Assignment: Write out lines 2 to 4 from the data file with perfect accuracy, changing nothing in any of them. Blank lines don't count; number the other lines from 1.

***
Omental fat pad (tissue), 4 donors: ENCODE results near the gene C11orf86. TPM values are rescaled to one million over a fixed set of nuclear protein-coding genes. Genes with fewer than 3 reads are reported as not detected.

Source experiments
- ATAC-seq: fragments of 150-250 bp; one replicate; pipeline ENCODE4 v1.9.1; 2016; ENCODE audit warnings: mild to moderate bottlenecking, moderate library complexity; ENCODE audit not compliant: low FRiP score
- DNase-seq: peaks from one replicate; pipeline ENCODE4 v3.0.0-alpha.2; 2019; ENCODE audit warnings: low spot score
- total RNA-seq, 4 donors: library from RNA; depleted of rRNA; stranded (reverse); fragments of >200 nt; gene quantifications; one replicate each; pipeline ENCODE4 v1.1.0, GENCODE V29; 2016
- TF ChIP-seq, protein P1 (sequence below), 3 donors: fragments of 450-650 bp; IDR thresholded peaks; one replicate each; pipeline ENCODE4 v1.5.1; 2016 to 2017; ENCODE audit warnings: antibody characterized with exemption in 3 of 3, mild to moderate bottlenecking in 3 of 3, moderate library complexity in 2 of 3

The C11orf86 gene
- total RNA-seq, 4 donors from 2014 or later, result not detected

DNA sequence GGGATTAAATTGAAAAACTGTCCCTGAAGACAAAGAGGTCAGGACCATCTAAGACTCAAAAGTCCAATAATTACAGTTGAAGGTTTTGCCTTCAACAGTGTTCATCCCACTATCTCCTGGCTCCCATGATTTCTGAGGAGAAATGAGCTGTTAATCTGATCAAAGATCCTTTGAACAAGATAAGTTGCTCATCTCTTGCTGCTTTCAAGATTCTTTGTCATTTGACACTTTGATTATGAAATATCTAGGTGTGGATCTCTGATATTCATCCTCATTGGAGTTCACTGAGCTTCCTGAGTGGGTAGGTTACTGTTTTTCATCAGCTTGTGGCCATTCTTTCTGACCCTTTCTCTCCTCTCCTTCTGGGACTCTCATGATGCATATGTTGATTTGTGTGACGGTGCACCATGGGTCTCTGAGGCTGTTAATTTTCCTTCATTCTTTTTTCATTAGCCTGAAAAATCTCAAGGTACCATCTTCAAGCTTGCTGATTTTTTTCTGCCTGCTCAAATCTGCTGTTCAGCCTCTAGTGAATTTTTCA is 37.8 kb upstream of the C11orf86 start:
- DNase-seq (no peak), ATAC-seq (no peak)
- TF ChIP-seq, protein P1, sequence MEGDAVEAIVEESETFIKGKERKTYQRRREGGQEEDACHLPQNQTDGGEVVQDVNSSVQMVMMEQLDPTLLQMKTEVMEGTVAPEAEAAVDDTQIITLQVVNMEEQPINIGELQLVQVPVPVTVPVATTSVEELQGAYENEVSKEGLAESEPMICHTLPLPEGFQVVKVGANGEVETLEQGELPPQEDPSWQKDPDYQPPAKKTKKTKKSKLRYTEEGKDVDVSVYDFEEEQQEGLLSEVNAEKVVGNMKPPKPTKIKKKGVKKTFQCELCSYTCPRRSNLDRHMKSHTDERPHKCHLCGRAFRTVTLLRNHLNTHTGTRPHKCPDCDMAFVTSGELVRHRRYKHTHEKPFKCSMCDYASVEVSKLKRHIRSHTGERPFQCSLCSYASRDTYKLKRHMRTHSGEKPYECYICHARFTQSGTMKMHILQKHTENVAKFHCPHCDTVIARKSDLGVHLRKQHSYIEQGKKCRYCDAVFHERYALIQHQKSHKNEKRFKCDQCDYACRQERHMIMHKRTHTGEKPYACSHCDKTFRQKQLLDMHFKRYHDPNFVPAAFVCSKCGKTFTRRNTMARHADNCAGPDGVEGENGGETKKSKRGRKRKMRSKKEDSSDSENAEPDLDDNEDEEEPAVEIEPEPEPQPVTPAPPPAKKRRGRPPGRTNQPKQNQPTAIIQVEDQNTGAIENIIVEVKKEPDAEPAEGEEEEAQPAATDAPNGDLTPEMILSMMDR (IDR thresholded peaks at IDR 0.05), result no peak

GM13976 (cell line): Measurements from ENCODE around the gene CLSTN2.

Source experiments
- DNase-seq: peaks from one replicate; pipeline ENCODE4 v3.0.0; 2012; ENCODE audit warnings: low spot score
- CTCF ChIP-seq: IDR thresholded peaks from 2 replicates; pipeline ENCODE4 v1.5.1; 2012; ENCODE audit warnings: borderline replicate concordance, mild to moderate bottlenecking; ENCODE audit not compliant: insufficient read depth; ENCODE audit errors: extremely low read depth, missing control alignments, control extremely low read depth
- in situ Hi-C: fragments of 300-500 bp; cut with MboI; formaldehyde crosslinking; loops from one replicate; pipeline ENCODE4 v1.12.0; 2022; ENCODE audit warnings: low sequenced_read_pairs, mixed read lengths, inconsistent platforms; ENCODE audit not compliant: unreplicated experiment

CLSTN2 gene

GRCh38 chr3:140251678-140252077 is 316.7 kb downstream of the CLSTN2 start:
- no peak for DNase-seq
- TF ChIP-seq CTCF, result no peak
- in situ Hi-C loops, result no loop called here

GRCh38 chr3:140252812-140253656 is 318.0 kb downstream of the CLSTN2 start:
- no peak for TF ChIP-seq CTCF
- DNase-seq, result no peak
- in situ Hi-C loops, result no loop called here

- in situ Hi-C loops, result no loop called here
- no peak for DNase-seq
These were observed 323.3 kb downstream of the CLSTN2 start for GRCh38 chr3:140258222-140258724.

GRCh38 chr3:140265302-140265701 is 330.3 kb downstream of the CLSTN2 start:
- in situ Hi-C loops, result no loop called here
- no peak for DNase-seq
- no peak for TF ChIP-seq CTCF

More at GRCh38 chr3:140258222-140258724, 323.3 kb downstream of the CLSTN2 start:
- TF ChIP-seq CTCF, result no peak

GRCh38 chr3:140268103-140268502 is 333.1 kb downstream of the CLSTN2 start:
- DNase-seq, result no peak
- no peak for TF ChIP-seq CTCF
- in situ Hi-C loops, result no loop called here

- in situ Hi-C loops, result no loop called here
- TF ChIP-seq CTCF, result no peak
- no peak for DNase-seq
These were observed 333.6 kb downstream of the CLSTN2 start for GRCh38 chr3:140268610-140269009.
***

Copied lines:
Source experiments
- ATAC-seq: fragments of 150-250 bp; one replicate; pipeline ENCODE4 v1.9.1; 2016; ENCODE audit warnings: mild to moderate bottlenecking, moderate library complexity; ENCODE audit not compliant: low FRiP score
- DNase-seq: peaks from one replicate; pipeline ENCODE4 v3.0.0-alpha.2; 2019; ENCODE audit warnings: low spot score